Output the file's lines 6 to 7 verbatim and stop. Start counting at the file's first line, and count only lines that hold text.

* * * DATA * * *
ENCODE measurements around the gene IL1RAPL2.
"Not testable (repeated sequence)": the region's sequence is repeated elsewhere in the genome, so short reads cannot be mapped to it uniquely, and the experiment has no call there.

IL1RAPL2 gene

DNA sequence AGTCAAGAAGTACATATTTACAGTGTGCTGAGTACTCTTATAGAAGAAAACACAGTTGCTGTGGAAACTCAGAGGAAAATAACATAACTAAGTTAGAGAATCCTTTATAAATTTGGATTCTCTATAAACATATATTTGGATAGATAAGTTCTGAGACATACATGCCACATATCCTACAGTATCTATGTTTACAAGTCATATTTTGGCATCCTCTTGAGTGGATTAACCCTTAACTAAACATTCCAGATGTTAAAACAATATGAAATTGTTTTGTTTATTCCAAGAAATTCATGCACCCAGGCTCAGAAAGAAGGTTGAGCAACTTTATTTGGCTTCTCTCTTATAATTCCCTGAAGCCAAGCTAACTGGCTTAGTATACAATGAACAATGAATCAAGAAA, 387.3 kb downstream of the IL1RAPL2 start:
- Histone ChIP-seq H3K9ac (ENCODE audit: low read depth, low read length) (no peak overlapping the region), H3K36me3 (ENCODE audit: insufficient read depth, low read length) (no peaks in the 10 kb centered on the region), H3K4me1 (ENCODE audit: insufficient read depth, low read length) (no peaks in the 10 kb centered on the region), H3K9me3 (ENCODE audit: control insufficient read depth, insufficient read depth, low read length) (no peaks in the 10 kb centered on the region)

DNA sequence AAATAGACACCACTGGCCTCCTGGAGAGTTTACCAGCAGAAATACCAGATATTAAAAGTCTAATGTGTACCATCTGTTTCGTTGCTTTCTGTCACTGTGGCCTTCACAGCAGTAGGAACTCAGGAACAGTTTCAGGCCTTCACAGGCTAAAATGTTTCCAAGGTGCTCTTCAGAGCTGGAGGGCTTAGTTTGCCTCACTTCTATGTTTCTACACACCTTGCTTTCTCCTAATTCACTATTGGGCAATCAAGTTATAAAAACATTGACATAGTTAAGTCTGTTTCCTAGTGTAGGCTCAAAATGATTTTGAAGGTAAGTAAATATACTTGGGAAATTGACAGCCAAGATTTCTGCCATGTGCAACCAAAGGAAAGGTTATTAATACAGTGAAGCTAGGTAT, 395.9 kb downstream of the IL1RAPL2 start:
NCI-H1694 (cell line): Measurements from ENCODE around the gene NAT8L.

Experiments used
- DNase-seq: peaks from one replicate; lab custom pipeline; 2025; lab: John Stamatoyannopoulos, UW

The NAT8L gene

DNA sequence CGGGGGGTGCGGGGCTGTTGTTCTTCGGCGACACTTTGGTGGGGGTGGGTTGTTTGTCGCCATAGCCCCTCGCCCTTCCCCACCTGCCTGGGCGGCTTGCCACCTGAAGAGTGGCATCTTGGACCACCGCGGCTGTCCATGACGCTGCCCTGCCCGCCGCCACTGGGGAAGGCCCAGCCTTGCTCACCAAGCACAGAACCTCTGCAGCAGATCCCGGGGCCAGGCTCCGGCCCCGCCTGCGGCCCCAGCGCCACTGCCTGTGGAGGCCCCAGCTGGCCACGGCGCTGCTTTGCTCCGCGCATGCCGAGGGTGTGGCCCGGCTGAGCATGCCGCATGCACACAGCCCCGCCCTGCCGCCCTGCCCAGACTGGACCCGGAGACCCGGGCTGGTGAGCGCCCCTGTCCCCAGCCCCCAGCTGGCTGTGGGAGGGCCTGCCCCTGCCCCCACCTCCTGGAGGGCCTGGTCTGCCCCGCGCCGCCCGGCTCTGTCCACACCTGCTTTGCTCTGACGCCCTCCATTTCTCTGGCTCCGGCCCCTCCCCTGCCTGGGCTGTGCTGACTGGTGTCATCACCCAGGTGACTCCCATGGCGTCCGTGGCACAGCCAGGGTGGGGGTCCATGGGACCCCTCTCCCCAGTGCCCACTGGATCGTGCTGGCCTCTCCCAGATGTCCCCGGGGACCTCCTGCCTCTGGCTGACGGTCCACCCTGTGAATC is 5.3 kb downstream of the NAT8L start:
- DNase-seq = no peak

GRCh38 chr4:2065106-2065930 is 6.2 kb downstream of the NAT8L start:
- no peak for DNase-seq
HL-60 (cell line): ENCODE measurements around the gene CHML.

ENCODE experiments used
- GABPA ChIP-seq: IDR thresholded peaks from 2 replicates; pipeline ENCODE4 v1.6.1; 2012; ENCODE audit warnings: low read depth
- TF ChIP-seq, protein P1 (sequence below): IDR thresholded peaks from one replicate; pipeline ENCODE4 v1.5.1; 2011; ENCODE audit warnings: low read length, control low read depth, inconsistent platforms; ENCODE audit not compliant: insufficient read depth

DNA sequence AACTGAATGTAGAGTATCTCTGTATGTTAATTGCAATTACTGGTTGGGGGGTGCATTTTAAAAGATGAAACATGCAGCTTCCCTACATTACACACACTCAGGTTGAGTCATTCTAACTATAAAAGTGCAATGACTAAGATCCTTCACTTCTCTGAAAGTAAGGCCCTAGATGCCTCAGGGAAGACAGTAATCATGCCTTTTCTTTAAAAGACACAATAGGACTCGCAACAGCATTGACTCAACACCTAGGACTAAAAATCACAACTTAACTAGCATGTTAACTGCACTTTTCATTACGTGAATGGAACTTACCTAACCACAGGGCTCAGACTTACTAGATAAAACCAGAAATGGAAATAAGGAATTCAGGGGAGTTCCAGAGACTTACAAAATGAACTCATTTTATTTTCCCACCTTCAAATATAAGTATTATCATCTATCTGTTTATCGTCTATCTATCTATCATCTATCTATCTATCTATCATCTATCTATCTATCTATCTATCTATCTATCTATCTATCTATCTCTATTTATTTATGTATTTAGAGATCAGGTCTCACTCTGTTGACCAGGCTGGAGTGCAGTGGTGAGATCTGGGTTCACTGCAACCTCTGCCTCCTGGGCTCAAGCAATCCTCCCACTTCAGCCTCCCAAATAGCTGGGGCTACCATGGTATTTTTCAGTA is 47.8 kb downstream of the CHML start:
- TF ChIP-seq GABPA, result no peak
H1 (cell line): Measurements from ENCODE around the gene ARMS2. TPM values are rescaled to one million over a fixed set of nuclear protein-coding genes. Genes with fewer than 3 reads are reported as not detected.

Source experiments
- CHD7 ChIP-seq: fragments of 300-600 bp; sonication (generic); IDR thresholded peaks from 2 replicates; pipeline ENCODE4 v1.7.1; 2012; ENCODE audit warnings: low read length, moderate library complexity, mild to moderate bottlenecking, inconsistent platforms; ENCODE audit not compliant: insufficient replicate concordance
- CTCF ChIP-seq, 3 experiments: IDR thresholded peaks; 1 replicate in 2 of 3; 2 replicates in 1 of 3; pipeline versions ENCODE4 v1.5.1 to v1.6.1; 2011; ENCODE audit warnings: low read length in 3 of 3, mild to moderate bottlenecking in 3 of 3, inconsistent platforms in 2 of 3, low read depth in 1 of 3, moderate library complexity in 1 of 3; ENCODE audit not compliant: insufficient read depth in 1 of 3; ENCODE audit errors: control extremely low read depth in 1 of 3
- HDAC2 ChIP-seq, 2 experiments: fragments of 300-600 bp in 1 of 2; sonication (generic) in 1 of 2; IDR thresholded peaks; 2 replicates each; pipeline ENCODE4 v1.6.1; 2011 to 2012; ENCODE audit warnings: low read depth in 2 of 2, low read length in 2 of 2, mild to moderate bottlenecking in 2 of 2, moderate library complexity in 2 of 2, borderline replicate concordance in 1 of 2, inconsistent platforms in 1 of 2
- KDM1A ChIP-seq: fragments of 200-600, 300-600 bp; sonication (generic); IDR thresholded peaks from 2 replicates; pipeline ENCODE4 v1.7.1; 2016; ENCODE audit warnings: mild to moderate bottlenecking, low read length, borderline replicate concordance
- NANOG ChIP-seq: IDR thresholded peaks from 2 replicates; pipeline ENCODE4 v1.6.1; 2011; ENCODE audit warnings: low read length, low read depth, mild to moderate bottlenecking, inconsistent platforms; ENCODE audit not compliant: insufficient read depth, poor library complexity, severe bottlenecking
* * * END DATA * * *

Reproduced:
DNA sequence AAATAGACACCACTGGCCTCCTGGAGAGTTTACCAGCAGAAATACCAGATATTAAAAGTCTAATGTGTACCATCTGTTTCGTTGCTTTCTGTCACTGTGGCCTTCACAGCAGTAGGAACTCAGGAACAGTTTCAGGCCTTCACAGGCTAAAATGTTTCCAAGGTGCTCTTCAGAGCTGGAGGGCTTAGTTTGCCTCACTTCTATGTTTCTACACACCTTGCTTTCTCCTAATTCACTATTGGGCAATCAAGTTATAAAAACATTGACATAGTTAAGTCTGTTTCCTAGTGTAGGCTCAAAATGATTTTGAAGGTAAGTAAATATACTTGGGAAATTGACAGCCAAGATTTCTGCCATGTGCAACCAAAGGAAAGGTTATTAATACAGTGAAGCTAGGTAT, 395.9 kb downstream of the IL1RAPL2 start:
NCI-H1694 (cell line): Measurements from ENCODE around the gene NAT8L.